Sunday, March 25, 2012

The Navidad Incident
















Amongst Haikasoru's latest offerings is The Navidad Incident, a Tanizaki Prize winning novel by Natsuki Ikezawa translated by Alfred Birnbaum, who has also previously translated Ikezawa's A Burden of Flowers and On a Small Bridge in Iraq. Coming with the subtitle, The Downfall of Matias Guili, the novel is a satirical and ingenious history of colonialism and the story of an entrepreneurial leader, Matias Guili, alluding on occasion to the La Navidad story of Christopher Columbus. Set on an imagined archipelago in the south pacific whose islands are a natural paradise, the island's politics are caught between the influences of America and Japan. The novel opens with Guili waiting for a delegation of Japanese veterans to arrive, although a spate of protests threaten to upset the visit, posters with slogans daubed on them appear posted up around the city, a torii gate is pushed over by a gang of youths. During the delegates visit other curious happenings occur, the Japanese flag is mysteriously engulfed in flames in mid ceremony and furthering perplexity the bus carrying the delegates completely vanishes along with the delegates inside it. From this puzzling turn of events comes a narrative of Navidad's history, colonised throughout the past few hundred years by various nations expanding their empires, occupied by the Japanese during the Pacific War and then as a protectorate of the U.S.A., and before this by the Germans and Portuguese. During the years of the Japanese occupation   Matias is taken under the wing of Lieutenant Ryuzoji, who arranges for Matias to study and work in Japan beginning his induction into the ways of trade and commerce and also igniting his infatuation with the country, in his presidential residence he surrounds himself with it's culture; a Japanese bath and maid, Japanese sashimi breakfast, a fitted tatami room with Kakemono with himself in portrait and is chauffeured around in a Nissan limo. Returning to Navidad after his time in Japan his eye for opportunity finds that he can make a bundle from importing Japanese hot pot ramen and through his political leanings and slight manipulation finds himself a presidential candidate  sponsored by Cornelius, Matias's political sage and mentor. His long presidency is interrupted by the brief reshuffle of power to his political rival, Bonhomme Tamang, who held allegiances with America who comes to a mysterious end. The story of Matias and Navidad runs along another story line, an additional  development in Navidad's relationship with Japan, is the request that a bay is used as a location to stock pile oil in the shape of moored Japanese tankers, Matias balances up the request and ponders how much he will make from it.

Along with Matias the novel introduces an assortment of characters each accompanied with a rundown of their history as they appear, Angelina, whom Matias meets in Manila proposed to and was turned down by runs a bar and brothel which Matias organised on a condition she insisted upon instead of marriage, a gay couple, (Ketch and Joel), who frequent the bar, and a newly arrived  waitress who has the talent of envisioning the future piques Matias's curiosity as being someone who could prove useful to him in the future, he decides to rename her Ameliana, she has a vision of the proposed deal with the Japanese concerning the stockpiling of the oil. Matias also at times confides in a ghost called Lee Bo or Leigh Beau, set in the eighteenth century his story takes in a journey on board a ship of the East India Company from Palau to Great Britain, this narrative too examines the implications and consequences of colonialism, all of these introductions act as brief stories within the story, creating numerous narratives that work into the main of the novel. Through these entwining narratives comes numerous reports of bizarre sightings of the missing bus of delegates, it's seen taking off behind a Boeing 737, an underwater fisherman catches a brief glimpse of it, another time it is seen walking into a bar and ordering a round of soft drinks, briefly it is seen in the night sky as a newly discovered constellation of stars before disappearing again. Ameliana is taking part in the Yuuka Yuumai celebrations festival on Melchor Island, Matias puts everything on hold to go incognito in order to spy on her.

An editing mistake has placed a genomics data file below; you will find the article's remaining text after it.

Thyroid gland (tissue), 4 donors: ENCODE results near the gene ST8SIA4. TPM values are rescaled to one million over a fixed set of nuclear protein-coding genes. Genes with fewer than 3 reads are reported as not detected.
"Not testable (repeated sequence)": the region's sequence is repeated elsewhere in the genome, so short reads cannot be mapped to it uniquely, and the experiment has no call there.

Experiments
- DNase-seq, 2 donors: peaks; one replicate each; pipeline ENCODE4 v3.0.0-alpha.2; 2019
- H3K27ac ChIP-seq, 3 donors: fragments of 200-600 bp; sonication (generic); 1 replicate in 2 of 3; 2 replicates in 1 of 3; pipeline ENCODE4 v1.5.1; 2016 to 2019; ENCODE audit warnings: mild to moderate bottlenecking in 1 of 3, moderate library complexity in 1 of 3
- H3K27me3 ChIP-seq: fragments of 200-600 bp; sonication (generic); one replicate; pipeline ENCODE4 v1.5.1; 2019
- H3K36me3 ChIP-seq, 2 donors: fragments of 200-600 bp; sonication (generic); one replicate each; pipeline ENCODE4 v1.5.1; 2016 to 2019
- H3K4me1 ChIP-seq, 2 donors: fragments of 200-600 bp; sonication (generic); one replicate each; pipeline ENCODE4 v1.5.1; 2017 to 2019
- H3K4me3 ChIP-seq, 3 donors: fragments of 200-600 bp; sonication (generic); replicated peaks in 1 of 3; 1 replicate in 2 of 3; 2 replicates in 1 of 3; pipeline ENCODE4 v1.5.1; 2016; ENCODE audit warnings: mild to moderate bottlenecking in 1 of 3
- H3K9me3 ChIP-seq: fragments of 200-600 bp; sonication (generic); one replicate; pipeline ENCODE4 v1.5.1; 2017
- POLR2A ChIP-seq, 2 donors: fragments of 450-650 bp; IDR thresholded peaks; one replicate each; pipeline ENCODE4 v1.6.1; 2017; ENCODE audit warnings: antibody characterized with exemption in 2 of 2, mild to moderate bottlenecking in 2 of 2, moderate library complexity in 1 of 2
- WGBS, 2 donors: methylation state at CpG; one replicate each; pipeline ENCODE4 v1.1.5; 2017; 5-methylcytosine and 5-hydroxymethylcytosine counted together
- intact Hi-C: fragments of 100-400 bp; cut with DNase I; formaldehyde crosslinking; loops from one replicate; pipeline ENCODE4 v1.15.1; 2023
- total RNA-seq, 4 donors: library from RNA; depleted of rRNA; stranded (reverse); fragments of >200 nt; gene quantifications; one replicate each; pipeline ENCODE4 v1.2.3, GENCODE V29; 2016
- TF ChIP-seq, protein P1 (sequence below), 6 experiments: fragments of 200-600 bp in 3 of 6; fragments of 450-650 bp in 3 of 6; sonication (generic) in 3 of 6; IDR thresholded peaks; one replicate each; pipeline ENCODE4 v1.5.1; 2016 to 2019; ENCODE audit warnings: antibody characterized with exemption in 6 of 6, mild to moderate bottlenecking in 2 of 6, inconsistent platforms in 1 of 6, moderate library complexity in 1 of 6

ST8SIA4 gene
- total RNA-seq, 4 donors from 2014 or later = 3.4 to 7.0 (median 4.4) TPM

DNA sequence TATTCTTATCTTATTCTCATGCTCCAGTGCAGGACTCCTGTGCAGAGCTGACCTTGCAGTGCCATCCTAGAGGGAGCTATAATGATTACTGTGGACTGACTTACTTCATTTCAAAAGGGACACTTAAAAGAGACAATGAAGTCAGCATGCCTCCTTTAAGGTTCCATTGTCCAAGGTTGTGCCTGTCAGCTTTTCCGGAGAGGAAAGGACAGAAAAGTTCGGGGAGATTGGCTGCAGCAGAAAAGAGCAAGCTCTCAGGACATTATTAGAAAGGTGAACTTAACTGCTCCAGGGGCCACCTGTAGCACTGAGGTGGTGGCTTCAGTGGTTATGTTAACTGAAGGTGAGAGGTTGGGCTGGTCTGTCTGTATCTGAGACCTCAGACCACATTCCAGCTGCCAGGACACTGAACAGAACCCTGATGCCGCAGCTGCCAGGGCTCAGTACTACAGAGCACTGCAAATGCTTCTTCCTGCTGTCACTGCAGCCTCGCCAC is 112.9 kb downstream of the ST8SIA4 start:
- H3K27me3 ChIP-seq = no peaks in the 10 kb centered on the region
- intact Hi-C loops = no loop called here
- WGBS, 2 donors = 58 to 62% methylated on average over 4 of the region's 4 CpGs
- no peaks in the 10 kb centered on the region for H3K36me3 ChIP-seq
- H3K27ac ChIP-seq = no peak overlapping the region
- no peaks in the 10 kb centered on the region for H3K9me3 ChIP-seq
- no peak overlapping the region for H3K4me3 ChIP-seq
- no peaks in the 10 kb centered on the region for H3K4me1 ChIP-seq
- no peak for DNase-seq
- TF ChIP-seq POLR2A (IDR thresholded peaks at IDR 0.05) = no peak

The novel builds at it's own fantastic pace connecting all of these bizarre and wonderfully ingenious narratives and perspectives, sporadically through the novel we listen in on the conversation and rumour of the locals who gather to discuss the events going on and of Matias's dark history, and it's darkness becomes darker as the novel proceeds, the pertinence of this unofficial history slowly becomes more apparent, seeping out the truth, informing the reader of all of Matias's shady dealings and deeds, the Navidad Teihoku Hotel, replete with it's broken revolving restaurant seems to be an embodiment of all that Matias represents. Mixing satire with elements of magical realism this is a pitch perfect novel and translation which leaves a great deal for the reader to judge for themselves.

The Navidad Incident: The Downfall of Matias Guili at Haikasoru





2 comments:

Parrish Lantern said...

The more I read about this the more it has appeal & now have found it's in a kindle format,so has gone on my wishlist.

me. said...

I did read his short story collection, Still Lives, a long time ago, which I think I'll have to re-read in the near future. It's a great novel, I'm sure you'll enjoy it, well recommended.